Umami is one of the essential basic five tastes, namely, sour, sweet, bitter & salty, which is why detecting savory taste is essential for survival. Umami composition is typically found in foods with high protein content, which is why, after tasting the natural umami flavor, your body detects, that the food contains proteins.

In response to this, your body secrets saliva and digestive juices, in order to help digest these proteins. Thus, umami foods help you with digestion, muscle growth, increased metabolic activities, and much more.

The Cultural Journey

MSG has traveled all the way from Japan to America beginning in the early 20th century when the US began shifting towards industrialized food production.

From the mid-1930s to 1941, America consumed more MSG than the other country besides Japan. MSG in America was a key ingredient in the canned soups and processed foods and restaurants

At the right time, Ikeda’s invention was utilized in Chinese cooking to reinforce broths and vegetarian dishes. After WW2, Americans became more sympathetic towards Chinese immigrants and commenced exploring the U.S.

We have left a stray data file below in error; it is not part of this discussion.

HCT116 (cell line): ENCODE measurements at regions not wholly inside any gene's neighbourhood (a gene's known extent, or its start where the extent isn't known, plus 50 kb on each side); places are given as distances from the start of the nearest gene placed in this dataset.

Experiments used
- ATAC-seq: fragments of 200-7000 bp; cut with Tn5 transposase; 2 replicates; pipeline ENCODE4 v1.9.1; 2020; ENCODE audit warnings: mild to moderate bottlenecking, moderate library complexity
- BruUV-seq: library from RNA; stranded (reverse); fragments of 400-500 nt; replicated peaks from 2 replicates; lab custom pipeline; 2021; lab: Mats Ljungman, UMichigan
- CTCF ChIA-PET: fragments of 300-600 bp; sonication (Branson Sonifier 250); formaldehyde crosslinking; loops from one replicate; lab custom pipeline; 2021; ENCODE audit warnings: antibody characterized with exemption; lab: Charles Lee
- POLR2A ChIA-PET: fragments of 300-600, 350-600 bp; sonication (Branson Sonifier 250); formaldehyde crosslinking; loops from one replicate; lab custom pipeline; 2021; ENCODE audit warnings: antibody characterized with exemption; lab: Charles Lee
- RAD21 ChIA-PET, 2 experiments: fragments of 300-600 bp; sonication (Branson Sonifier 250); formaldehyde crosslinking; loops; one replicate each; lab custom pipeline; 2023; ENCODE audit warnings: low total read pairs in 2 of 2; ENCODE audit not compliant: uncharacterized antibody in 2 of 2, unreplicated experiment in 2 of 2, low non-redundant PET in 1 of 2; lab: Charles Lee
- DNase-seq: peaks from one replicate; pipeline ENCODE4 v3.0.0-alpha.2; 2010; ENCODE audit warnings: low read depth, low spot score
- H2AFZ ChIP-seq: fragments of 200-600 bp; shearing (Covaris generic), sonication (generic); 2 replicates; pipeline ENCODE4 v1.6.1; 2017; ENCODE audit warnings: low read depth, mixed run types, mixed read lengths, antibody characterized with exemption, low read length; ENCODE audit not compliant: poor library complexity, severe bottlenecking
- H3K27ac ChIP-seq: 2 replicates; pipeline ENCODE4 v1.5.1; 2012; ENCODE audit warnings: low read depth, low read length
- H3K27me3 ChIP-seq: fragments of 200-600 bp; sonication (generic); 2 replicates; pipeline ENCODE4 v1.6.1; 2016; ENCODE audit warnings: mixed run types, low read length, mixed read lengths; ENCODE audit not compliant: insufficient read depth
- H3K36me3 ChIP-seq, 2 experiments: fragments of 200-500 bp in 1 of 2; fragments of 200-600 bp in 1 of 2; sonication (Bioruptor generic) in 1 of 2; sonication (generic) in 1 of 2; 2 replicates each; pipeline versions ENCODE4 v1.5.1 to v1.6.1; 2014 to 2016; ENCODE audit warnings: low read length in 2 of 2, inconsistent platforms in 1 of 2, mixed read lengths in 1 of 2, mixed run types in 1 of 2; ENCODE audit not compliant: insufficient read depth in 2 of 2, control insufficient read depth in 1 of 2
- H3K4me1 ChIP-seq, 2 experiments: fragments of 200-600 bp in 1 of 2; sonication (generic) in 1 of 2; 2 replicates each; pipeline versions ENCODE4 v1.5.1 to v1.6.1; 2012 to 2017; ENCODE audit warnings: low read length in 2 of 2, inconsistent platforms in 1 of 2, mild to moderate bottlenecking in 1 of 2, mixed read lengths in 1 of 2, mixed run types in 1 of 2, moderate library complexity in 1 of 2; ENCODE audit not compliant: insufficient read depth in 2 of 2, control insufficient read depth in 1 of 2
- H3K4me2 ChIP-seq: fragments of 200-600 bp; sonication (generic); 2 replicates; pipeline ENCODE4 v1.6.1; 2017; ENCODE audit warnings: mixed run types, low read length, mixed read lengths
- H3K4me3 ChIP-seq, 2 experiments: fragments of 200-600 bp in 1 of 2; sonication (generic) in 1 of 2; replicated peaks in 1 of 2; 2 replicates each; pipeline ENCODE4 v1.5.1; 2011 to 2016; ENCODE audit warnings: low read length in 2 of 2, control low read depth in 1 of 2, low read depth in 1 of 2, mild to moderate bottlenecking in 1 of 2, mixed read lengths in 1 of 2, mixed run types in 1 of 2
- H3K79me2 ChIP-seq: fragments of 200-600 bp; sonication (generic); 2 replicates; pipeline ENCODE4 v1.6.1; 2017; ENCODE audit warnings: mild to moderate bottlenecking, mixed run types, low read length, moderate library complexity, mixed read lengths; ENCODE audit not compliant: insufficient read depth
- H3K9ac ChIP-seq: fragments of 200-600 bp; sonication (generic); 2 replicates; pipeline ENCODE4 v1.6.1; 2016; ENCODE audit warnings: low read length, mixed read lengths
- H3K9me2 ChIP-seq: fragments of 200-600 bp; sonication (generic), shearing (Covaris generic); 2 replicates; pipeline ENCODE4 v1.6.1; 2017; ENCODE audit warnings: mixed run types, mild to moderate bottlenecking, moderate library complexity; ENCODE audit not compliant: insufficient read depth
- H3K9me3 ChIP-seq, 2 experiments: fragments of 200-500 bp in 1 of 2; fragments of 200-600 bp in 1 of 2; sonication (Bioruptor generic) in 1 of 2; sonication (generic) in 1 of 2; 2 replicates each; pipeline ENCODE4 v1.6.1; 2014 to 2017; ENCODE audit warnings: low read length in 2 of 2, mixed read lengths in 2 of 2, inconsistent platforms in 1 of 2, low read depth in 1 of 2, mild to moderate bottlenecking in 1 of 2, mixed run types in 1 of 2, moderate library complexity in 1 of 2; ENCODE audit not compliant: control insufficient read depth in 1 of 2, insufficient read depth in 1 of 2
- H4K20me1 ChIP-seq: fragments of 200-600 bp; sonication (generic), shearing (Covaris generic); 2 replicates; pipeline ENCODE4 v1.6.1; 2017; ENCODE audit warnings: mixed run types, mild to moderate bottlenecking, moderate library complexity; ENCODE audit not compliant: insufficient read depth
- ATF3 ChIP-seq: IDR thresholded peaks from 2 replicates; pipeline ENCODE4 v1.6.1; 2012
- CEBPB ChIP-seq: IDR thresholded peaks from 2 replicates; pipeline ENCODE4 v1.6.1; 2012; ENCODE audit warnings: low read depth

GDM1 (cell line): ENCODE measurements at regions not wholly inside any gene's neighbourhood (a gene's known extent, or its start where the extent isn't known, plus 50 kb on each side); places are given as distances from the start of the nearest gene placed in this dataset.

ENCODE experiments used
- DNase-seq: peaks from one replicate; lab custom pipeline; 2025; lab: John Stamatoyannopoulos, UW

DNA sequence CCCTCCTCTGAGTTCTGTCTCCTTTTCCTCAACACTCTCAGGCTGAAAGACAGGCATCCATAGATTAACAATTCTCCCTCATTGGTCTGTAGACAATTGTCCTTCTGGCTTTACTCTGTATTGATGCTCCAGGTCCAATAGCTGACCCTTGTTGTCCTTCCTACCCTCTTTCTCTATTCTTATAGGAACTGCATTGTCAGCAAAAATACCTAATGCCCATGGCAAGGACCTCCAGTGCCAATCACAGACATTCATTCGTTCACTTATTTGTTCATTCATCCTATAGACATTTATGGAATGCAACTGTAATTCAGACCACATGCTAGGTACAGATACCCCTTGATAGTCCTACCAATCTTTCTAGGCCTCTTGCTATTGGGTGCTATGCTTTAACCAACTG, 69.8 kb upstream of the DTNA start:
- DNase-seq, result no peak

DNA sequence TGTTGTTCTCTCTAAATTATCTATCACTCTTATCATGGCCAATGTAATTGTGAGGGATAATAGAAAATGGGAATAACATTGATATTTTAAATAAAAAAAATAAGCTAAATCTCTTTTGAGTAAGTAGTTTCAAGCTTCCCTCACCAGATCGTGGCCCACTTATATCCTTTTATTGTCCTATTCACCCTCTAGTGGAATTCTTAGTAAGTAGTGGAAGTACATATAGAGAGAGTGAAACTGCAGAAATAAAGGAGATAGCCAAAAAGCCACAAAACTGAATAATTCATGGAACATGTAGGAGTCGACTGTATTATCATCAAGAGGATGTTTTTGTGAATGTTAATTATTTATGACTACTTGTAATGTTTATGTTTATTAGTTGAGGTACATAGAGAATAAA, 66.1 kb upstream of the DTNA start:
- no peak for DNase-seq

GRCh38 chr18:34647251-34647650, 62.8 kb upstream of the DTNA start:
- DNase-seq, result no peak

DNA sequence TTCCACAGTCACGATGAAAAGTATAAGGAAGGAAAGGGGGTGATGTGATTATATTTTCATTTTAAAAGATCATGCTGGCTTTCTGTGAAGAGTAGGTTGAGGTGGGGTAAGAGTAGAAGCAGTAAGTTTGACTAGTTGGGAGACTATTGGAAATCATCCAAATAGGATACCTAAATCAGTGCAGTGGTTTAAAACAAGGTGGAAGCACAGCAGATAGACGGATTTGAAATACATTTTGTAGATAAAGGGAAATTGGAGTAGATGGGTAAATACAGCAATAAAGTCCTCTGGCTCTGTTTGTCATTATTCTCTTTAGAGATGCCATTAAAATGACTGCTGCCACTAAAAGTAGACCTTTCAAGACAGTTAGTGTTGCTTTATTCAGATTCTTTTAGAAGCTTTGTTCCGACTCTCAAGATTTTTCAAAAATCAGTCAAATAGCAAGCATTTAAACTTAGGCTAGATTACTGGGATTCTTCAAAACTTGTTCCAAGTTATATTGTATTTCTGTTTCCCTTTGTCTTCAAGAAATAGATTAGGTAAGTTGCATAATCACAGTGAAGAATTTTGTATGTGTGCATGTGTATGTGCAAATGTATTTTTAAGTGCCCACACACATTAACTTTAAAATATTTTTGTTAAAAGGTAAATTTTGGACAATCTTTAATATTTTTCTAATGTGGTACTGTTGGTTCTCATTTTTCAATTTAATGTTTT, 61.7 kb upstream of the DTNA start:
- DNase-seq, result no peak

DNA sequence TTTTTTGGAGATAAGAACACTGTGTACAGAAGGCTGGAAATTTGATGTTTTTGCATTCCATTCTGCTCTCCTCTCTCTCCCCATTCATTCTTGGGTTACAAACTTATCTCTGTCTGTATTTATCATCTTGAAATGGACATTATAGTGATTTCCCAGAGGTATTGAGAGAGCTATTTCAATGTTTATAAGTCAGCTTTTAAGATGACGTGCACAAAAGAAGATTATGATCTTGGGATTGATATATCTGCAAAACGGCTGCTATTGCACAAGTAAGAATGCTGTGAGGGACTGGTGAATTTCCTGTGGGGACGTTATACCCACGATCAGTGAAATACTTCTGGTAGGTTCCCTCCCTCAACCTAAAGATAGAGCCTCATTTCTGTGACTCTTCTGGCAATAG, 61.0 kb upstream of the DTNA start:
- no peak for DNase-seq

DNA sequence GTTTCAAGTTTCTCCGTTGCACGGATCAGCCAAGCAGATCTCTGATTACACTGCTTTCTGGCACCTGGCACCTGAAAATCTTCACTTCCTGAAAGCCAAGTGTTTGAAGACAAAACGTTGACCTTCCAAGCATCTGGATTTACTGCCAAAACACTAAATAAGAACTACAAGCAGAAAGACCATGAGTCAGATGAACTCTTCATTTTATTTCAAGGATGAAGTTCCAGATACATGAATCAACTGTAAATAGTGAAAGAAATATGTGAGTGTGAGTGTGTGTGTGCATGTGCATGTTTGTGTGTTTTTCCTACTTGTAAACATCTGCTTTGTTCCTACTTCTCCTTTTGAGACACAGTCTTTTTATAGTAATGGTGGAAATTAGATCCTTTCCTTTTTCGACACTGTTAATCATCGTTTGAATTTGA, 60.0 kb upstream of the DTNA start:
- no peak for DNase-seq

Chinatowns and tasting Chinese food for the first time. Americans were consuming large quantities of MSG America through canned and frozen foods and in Chinese restaurants.

The ’60s saw a consumer revolt against industrialized foods MSG in America as pesticides, chemicals, and food additives began to draw in suspicion. A letter was published in an American medical journal during the late ’60s by a Chinese-American doctor, which proved to be the catalyst in demeaning MSG in America.

The doctor had experienced numbness at the rear of the neck, gradually radiating to both arms and therefore the back and general weakness with palpitations. This letter sparked an influx of responses from readers claiming vaguely similar symptoms.

MSG was blamed for the side effects, and, thus, The American Food and Drug Administration (FDA), the United Nations, and various government bodies tried investigating MSG and deemed it safe. Though MSG still gets an umami taste, which is actually the essence of MSG, has become a huge MSG American food trend in recent years.

MSG took off within the US within the 1920s and ’30s, more than a few decades after the Japanese scientist Dr. Kikunae Ikeda first discovered glutamate in his Tokyo lab in 1908.